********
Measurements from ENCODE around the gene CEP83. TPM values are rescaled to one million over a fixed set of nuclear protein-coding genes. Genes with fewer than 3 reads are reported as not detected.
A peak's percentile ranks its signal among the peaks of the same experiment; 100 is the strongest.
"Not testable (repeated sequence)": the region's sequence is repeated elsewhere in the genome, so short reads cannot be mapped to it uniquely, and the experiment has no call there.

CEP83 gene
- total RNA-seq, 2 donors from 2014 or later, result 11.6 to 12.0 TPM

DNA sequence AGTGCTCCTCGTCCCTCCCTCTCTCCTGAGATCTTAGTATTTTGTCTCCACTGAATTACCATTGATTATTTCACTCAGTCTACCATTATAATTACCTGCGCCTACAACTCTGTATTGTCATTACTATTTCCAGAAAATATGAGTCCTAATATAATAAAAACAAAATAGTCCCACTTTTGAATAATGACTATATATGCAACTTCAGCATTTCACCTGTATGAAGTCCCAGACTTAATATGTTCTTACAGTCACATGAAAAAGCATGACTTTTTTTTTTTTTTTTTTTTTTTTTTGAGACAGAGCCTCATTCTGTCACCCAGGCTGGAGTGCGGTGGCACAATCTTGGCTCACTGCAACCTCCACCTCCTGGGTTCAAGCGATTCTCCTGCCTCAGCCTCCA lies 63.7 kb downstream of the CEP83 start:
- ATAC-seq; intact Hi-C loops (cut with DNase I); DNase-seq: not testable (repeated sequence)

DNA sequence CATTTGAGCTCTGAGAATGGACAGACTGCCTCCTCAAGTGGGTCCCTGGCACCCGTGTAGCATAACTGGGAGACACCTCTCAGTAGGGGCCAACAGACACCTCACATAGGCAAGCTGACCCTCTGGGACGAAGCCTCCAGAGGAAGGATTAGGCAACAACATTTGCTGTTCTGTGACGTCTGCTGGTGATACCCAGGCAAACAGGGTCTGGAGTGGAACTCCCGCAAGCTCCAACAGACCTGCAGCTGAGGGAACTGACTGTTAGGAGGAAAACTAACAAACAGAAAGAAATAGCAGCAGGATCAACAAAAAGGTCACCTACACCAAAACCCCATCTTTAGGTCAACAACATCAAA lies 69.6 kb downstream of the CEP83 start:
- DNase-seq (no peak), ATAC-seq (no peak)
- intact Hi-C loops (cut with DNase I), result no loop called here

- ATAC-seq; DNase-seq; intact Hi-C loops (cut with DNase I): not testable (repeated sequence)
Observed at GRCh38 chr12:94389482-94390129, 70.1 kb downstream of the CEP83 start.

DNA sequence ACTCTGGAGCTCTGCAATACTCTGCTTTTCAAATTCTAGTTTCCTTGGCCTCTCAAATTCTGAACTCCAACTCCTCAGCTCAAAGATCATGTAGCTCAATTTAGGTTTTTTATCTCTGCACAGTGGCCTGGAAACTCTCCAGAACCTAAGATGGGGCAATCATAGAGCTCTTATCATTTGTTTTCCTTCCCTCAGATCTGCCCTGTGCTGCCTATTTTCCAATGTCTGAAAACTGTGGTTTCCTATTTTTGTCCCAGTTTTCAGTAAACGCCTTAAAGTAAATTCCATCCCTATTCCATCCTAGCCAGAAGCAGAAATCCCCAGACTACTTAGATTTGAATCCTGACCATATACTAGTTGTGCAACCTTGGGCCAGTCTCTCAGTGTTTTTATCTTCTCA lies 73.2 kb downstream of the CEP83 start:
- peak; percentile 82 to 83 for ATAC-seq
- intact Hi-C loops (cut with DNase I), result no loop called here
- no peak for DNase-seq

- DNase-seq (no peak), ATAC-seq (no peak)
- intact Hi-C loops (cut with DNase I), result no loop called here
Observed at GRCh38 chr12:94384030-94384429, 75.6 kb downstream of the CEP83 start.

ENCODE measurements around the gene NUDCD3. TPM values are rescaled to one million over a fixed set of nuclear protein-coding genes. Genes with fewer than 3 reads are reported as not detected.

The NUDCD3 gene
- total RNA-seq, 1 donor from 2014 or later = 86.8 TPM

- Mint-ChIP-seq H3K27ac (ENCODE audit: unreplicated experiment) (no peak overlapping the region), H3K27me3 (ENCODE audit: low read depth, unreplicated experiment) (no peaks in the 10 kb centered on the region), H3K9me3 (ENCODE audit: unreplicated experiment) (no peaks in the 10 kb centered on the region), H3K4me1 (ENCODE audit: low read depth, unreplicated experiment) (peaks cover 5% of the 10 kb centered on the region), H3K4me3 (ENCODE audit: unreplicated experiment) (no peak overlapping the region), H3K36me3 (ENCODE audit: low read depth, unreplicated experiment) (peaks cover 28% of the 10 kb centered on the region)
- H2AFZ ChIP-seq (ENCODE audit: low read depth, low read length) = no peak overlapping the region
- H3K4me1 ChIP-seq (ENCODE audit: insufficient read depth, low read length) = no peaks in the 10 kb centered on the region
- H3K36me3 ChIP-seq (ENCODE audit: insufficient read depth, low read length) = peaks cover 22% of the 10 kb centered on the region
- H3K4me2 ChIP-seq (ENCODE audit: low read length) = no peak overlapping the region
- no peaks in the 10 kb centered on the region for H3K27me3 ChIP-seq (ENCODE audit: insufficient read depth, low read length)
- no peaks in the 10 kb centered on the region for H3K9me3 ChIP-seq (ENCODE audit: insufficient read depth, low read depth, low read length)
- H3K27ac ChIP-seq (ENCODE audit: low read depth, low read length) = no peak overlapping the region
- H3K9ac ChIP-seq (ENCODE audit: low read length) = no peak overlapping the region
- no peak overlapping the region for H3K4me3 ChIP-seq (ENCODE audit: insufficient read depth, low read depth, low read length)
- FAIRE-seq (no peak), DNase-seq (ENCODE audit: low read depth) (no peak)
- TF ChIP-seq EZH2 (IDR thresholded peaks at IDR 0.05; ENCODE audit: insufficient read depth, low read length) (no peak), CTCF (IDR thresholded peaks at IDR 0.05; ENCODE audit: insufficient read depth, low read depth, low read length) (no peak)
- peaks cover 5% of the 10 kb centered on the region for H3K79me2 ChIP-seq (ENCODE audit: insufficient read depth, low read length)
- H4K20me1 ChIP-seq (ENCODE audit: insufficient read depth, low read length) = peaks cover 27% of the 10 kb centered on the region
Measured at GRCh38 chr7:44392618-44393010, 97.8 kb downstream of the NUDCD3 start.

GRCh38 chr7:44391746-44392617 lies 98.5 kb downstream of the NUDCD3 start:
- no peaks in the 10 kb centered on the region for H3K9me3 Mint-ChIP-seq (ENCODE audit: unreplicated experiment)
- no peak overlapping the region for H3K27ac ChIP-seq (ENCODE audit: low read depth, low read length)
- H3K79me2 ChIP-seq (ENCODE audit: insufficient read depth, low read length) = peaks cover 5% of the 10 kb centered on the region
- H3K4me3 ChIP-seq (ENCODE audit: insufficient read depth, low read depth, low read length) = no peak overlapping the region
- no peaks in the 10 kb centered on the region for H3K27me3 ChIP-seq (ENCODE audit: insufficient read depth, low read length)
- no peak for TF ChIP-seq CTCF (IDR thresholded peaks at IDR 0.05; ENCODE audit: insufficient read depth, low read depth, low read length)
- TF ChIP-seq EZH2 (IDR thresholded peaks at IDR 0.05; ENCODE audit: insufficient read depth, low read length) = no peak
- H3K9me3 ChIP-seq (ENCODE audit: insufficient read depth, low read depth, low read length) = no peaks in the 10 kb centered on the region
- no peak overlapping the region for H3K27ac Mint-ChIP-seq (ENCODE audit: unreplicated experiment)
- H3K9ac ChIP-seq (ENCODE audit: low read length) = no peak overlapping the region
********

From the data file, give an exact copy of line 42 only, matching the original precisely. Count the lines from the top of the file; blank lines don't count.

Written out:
- H3K4me3 ChIP-seq (ENCODE audit: insufficient read depth, low read depth, low read length) = no peak overlapping the region